New year marks turning point in UMW history
By THE BLUE & GRAY PRESS STAFF
The New Year brings with it a Mary Washington that is unfamiliar to most. Virtually every current undergraduate student at UMW has come to know a campus constantly being tinkered with by consistent construction projects. These changes, while necessary, were not only seen as inconvenient to daily routines or sleep schedules, but a pain to look at as well.
However, spring 2016 is unique from past semesters in that it is the first semester in years to be 100 percent construction-free. With the completed renovations to Woodard and Mercer Halls and the finishing touches to the University Center done, all major construction projects on campus are done, with the exception of the new track and field complex being constructed at the Battlegrounds. The peace and quiet is welcoming, yet unfamiliar to many students.
It has been a near decade-long period of rapid growth for the University, with major changes occurring every year in order to keep pace with the top schools in the state of Virginia. While many students view these changes as unnecessary and wasteful, we at The Blue & Gray Press believe that these evolutions are vital to the future of the school. It’s easy to look at a $54 million University Center and call it a waste at this moment in time, but 10 years from now, when the UC and other new buildings like it have been fully integrated into the UMW community, we, as first-hand witnesses to these changes, will say we had a part in the new era of UMW.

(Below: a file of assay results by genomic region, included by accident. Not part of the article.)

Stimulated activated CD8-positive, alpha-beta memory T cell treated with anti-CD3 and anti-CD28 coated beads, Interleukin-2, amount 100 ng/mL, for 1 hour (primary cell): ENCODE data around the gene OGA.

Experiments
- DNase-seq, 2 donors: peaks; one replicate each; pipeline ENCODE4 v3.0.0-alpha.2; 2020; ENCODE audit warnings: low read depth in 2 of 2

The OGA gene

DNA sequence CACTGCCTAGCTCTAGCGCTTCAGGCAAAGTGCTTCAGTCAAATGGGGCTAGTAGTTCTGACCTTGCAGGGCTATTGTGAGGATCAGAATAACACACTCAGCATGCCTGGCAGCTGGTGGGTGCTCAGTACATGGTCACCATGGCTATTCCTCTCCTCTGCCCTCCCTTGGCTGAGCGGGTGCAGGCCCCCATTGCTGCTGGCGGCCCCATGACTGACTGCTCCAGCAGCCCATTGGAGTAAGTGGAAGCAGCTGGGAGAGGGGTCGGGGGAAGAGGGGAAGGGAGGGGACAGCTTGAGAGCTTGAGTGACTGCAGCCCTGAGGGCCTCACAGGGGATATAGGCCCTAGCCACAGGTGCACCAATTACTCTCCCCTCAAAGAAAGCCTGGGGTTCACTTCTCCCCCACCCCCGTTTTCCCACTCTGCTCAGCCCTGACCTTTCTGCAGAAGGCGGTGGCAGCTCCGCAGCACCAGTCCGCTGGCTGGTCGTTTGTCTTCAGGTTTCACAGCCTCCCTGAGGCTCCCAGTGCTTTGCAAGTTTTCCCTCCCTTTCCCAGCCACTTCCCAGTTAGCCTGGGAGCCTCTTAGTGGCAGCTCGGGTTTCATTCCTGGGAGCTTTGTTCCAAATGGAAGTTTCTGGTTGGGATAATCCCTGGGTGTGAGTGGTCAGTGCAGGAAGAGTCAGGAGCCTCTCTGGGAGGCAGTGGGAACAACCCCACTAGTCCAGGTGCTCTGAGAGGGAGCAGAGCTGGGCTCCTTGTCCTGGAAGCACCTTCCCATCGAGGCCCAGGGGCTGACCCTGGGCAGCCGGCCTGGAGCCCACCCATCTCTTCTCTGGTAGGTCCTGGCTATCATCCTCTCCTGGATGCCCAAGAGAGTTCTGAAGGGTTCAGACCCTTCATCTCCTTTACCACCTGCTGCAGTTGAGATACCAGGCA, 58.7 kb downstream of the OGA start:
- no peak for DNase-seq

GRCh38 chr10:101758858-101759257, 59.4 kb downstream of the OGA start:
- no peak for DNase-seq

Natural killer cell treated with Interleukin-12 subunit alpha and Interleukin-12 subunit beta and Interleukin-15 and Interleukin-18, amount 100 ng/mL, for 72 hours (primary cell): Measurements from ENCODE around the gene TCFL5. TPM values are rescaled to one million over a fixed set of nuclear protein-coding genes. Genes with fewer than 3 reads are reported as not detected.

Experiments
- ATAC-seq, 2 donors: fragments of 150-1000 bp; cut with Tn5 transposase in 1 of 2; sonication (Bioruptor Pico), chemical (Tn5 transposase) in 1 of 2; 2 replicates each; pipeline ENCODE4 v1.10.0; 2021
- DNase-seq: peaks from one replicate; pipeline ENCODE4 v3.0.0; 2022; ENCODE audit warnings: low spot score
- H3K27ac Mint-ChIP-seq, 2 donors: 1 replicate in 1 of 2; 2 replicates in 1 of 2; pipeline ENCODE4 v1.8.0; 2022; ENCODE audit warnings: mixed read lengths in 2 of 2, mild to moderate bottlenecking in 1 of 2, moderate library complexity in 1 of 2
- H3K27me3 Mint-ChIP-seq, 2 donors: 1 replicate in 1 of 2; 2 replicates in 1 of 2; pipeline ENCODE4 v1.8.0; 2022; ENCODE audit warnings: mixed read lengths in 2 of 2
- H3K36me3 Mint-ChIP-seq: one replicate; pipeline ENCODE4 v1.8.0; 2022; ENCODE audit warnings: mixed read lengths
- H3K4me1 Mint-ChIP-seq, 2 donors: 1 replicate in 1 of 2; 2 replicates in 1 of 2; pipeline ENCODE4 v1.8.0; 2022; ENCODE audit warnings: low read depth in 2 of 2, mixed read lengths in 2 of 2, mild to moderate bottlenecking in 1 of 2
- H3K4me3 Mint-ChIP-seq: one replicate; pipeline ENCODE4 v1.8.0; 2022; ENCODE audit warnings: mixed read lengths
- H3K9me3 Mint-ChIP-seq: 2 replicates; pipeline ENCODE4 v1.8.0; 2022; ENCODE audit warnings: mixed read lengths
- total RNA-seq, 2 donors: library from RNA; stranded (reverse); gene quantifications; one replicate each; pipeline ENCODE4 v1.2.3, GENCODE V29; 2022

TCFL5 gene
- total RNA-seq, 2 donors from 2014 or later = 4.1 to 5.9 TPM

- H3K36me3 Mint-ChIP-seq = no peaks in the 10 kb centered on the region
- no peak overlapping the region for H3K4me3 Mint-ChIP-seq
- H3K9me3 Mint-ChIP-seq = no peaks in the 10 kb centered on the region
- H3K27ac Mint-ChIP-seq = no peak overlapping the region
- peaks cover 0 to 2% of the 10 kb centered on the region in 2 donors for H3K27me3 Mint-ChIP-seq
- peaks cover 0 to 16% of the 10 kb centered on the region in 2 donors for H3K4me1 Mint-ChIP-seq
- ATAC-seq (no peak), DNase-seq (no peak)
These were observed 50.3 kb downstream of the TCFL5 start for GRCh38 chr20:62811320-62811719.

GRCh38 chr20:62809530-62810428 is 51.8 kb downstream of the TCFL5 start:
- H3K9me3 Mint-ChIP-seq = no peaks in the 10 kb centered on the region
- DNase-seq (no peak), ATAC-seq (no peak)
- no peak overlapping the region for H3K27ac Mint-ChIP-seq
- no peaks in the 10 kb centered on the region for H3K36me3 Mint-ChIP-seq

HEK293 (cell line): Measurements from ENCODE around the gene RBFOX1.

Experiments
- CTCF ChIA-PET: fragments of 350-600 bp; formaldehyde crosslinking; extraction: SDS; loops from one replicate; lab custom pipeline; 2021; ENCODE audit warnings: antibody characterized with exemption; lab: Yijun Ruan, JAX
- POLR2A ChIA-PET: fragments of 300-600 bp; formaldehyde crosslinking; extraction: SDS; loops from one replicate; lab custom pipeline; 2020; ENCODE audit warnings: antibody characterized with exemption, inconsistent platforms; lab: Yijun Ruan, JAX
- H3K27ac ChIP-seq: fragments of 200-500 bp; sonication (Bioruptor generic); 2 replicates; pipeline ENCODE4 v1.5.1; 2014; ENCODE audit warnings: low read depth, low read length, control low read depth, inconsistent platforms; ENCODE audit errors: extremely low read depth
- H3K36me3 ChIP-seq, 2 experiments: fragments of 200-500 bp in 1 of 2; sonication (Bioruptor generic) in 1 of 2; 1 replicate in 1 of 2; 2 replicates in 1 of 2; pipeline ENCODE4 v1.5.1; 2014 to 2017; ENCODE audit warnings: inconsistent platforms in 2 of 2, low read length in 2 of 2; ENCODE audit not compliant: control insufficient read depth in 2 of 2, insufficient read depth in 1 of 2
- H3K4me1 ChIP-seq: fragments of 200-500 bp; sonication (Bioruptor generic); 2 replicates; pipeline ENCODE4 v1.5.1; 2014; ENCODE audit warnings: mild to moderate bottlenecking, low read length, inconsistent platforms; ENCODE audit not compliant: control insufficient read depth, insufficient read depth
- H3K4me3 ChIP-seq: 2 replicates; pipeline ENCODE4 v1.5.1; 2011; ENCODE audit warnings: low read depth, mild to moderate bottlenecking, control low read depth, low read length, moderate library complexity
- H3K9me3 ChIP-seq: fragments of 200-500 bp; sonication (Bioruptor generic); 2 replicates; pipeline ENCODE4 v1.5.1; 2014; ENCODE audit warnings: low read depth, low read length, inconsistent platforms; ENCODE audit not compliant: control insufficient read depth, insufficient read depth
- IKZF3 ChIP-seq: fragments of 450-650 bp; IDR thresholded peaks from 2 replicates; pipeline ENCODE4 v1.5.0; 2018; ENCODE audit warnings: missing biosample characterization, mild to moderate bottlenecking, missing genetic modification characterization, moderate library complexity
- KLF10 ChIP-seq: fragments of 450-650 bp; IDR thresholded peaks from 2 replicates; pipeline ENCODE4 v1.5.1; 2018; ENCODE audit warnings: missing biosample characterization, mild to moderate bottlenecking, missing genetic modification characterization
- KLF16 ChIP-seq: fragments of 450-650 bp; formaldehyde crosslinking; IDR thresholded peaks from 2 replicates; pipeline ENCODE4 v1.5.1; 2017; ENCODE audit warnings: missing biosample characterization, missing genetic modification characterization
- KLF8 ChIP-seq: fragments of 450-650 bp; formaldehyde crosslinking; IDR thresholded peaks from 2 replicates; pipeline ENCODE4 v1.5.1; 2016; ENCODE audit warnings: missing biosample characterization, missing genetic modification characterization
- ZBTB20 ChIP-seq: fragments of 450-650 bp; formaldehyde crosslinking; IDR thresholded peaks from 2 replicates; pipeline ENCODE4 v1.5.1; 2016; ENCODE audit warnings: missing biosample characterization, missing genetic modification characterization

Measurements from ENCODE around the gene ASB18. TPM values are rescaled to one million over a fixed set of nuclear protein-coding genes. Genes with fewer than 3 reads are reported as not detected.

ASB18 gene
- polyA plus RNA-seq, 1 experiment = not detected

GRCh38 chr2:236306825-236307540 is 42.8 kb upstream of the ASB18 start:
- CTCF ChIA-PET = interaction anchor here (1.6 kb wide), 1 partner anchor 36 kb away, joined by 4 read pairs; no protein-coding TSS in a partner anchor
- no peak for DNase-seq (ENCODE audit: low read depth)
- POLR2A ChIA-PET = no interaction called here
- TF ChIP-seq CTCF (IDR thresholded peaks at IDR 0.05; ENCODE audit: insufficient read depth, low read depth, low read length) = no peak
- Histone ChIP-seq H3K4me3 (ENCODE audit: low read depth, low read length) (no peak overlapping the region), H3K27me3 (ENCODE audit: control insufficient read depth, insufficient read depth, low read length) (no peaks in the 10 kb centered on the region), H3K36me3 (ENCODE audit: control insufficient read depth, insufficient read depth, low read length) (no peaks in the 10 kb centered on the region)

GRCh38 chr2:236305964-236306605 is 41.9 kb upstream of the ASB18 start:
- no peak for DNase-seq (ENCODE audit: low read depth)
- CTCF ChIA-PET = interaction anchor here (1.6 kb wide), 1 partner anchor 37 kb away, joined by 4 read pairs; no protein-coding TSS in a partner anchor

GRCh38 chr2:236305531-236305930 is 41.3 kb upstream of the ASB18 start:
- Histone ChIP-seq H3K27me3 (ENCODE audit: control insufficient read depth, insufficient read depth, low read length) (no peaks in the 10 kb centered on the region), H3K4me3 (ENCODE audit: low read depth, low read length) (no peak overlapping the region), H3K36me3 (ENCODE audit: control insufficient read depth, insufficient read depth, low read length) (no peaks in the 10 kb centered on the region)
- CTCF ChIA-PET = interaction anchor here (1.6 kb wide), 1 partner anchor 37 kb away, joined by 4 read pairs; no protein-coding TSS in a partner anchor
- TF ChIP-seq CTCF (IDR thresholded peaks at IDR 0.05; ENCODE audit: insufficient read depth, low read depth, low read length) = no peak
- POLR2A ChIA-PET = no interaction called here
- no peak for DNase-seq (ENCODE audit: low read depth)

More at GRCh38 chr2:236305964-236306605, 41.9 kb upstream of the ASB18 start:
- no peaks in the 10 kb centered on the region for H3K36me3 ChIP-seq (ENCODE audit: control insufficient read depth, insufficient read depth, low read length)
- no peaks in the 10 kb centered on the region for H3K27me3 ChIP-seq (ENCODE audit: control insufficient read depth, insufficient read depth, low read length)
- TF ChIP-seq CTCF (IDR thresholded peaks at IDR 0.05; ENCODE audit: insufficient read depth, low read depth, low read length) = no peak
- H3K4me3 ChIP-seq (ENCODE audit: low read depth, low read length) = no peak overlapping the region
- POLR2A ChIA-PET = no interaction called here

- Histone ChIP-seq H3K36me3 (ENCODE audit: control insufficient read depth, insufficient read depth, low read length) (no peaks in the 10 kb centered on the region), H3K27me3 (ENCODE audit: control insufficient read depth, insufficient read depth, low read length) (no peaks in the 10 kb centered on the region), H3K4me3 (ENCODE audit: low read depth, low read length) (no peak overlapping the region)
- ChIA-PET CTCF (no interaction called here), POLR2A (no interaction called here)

Our paper not too long ago underwent a similar change. Altering our name, website, social media and layout was not a welcoming change to many at the university. However, these changes were necessary for the betterment of the quality of our paper. As we see the University come under fire by current and former students about these “unnecessary” changes, we think back to the pressure we felt during our changes and cannot help but feel empathetic. Hopefully, as time goes on, students will learn to realize that what is new is not always bad and steering away from some traditions is sometimes necessary for the sake of progress.
One more major change is still slated for this semester, and it is more important than any of the new on-campus buildings. As the UMW Presidential Search Committee winds down their search for President
Hurley’s successor, we enter into a stage of UMW’s history that is pivotal in determining the long-term direction of the University. Whoever is selected as UMW’s next president, he or she will be handed a school fresh off of a major period of metamorphosis, in possession of its largest freshman class ever and a student body that does not shy from pushing for change.
We are turning a page in UMW’s history books right before our eyes. Rather than complaining about the changes and arguing against them, we should have more open minds, think about the future rather than the present and appreciate the fact that we have a chance to determine the future of our university.